And then Mercury users (if like the last two I have owned) will have a greater risk of injuring people from false emergency stops because the kill cord toggle switch is too sensitive. I gave up using mine for this reason. I had to balance risk of no kill chord against using one which caused it's own dangers. So now only briefed 'trusted' crew go near the throttle/helm. I make it quite clear to everyone the dangers and get quite 'shirty' with people on the boat who don't listen or head the warnings. Kill chords in my experience solve one problem but can create another - they are not the holy grail in my view (for Mercury anyway)
Not sure why you are having a problem must be the length of cord / where you attach it / where the switch is located as the mercury mechanism itself is not over sensitive from my experience.

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in my opinion,it is very hard to "forget" to put your kill cord on,when im in my boat i am fully aware of what is going on in my immediate area (ie dash,console for a rib)and i find hard to believe that when your under way you wouldnt notice a bright red cord bouncing up and down reminding you to put it on.
I think different dash layouts and ergonomics can easily mean that the cord is not bouncing up and down in your eye line. Certainly I would only see it if I was not looking where I am going!
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Old 09 May 2013, 06:56   #77
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Killcord attached to lifejacket

I've ordered sufficient GENUINE Suzuki killcords such that there's a killcord for each of us and they will be attached permanently to our individual life jackets. For us, and I know it's personal, hand attachment of the killcord gets in the way and around the leg makes the cord too short. Fastened to the life jacket crutch strap works great. I'm sure others, with different boat configurations, will apply a different plan, and successfully.

But, I think I'll consider them as spares and in-case-of's and keep with our existing notion that the boat itself has a kill cord - the working killcord if you like - that gets clipped to whomever is helming. Otherwise, I have to stop the engine at sea if I want to change the helmsman at sea??? Don't fancy that myself: balance of risks and all that.

In this way, whatever happens to the helmsman and whatever happens to his killcord, the next up to the helm has a killcord ready.

Form a queue here to shoot me down ...
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Old 09 May 2013, 06:59   #78
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[QUOTE=jwfrary;535449]

"I also believe that a vessel fitted with more than 150 HP presents a larger danger than some smaller less powerful vessels. extra layers of training/competence should be required for these vessels. "

Why? Isn't speed and safety the issue rather than power? Smaller lighter boat with 100hp is far faster than large boat with 200hp, more twitchy at speed, smaller tubes, lower freeboard, and less stable at rest. The smaller boat probably presents more danger IMO.

Ill informed blanket statements like this are the sort output we can expect from government agencies if more regulation is introduced.
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Old 09 May 2013, 07:05   #79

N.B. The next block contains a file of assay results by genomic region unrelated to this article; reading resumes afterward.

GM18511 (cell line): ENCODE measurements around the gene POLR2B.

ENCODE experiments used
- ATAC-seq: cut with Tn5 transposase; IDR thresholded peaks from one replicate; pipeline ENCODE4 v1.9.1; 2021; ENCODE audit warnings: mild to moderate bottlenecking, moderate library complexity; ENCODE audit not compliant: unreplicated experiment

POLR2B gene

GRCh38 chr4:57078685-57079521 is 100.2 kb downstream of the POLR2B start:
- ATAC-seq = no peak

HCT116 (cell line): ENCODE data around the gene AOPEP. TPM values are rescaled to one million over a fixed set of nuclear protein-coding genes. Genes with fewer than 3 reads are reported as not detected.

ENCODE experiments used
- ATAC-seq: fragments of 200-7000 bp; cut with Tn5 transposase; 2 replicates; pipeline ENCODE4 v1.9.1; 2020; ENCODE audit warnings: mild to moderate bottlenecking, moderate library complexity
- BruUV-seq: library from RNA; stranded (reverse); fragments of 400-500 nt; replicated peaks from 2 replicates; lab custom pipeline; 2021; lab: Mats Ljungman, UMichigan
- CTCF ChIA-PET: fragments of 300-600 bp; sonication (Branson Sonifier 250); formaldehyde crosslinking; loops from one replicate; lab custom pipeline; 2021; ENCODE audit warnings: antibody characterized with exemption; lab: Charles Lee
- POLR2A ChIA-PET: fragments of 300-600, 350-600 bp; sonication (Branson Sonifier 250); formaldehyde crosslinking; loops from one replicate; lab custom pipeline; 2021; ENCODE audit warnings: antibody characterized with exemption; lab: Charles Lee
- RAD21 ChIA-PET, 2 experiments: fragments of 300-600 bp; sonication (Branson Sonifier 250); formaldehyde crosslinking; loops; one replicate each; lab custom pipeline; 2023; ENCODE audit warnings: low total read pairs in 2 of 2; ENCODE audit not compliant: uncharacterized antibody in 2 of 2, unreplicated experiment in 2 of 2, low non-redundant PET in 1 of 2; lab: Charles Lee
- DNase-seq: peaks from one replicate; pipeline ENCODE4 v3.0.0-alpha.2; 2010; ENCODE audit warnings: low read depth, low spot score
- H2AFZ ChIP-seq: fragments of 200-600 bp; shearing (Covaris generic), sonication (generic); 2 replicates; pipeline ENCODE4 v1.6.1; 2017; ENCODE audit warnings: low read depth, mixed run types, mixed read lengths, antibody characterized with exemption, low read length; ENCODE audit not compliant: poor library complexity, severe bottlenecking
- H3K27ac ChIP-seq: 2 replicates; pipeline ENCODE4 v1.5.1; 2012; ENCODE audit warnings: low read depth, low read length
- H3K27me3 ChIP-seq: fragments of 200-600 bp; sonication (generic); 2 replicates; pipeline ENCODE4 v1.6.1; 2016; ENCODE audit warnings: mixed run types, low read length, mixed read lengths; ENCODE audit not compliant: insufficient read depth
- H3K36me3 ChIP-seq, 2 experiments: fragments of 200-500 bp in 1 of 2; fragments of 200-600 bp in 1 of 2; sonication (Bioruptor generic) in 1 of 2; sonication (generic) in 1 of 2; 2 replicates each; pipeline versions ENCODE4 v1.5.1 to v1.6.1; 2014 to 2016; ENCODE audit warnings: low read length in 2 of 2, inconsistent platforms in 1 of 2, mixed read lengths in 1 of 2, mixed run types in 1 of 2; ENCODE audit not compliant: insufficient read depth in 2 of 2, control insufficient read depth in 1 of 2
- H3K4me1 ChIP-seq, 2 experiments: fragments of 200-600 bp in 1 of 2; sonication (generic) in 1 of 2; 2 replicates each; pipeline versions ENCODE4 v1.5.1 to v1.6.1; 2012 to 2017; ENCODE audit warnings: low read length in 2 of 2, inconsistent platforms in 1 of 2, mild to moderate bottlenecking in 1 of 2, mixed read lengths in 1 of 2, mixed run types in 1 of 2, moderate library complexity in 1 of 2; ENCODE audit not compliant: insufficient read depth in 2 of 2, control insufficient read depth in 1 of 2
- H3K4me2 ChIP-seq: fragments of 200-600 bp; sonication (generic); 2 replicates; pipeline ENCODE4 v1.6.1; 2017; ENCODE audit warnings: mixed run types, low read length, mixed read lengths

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Legislation removes Common Sense and responsibility

We here at PBR are responding to this on-going oversight on the part of boat owners and operators by taking the initiative to issue white on red console dashboard warning stickers[/QUOTE]

With a nice advert for PBR at the bottom and I bet they won't last more than a couple of outings.

PBR is also in favour of a UK mandatory licence of basic competency[/QUOTE]
I've driven in countries where licences of basic competency are required. Firstly they are BASIC. Second, having got their bit of paper everything degenerates to the lowest level of competency required. Good seamanship, Common Sense and a sense of responsibility for themselves and others are lost.

We shall be pushing hard for such legal requirements to be made[/QUOTE] is an act of gross irresponsibility. Instead we need to educate and encourage. Rules for safety of life at sea already exist and apply to all.

I am involved in outdoor activities for young people and the regulations require a Risk Assessment be done. For many, this means that an evening is spent doing a Risk Assessment exercise which is then filed as proof of all requirements having been met ready for the subsequent court case. Risk Assessment shouldn't be just a piece of paper but a frame of mind continually applied throughout the activity. Similarly, safety afloat isn't to be found in a licence but in good seamanship, common sense and taking responsibility.

Britainís Best Value Powerboating Magazine[/QUOTE] should be ashamed of this knee jerk reaction, or worse still, attempt to use a tragedy to promote itself.
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Old 09 May 2013, 07:26   #80
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Quote:
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I also believe that a vessel fitted with more than 150 HP presents a larger danger than some smaller less powerful vessels.
Come stick your arm in my 90 HP or I'm sure I can find a 9.9 I can borrow and you can stick your leg in there?!

I've seen people fall out of tenders with 2hp, that could kill you just as fast as a 350hp

A lump of metal wizzing round at 100's RPM + is going to make a mess of any flesh and bone.